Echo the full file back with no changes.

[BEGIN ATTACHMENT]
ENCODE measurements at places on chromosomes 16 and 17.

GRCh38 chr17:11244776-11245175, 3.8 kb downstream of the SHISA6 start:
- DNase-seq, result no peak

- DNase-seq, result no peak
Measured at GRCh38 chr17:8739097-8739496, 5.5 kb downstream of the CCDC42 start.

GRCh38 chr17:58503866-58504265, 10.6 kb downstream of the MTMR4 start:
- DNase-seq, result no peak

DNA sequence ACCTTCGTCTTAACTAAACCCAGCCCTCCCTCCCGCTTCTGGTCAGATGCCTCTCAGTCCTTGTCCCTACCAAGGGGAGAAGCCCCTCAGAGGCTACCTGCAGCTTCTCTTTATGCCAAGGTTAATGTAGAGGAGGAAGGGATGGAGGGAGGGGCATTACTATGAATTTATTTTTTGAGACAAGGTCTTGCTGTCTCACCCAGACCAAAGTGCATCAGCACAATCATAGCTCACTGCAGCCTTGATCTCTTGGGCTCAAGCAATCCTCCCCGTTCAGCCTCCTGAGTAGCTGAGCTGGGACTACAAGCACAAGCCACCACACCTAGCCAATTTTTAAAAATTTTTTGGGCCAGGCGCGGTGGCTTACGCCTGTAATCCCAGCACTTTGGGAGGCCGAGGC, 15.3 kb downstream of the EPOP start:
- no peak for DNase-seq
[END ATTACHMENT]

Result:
ENCODE measurements at places on chromosomes 16 and 17.

GRCh38 chr17:11244776-11245175, 3.8 kb downstream of the SHISA6 start:
- DNase-seq, result no peak

- DNase-seq, result no peak
Measured at GRCh38 chr17:8739097-8739496, 5.5 kb downstream of the CCDC42 start.

GRCh38 chr17:58503866-58504265, 10.6 kb downstream of the MTMR4 start:
- DNase-seq, result no peak

DNA sequence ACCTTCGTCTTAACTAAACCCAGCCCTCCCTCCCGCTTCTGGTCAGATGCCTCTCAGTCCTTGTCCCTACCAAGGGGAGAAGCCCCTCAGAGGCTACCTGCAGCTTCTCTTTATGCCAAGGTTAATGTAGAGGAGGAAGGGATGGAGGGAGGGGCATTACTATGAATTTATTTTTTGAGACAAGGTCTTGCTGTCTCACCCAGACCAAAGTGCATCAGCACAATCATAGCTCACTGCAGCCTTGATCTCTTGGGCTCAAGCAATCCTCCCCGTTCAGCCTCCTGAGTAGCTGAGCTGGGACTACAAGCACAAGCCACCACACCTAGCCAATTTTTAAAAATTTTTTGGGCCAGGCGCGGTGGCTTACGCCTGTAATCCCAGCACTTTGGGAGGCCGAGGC, 15.3 kb downstream of the EPOP start:
- no peak for DNase-seq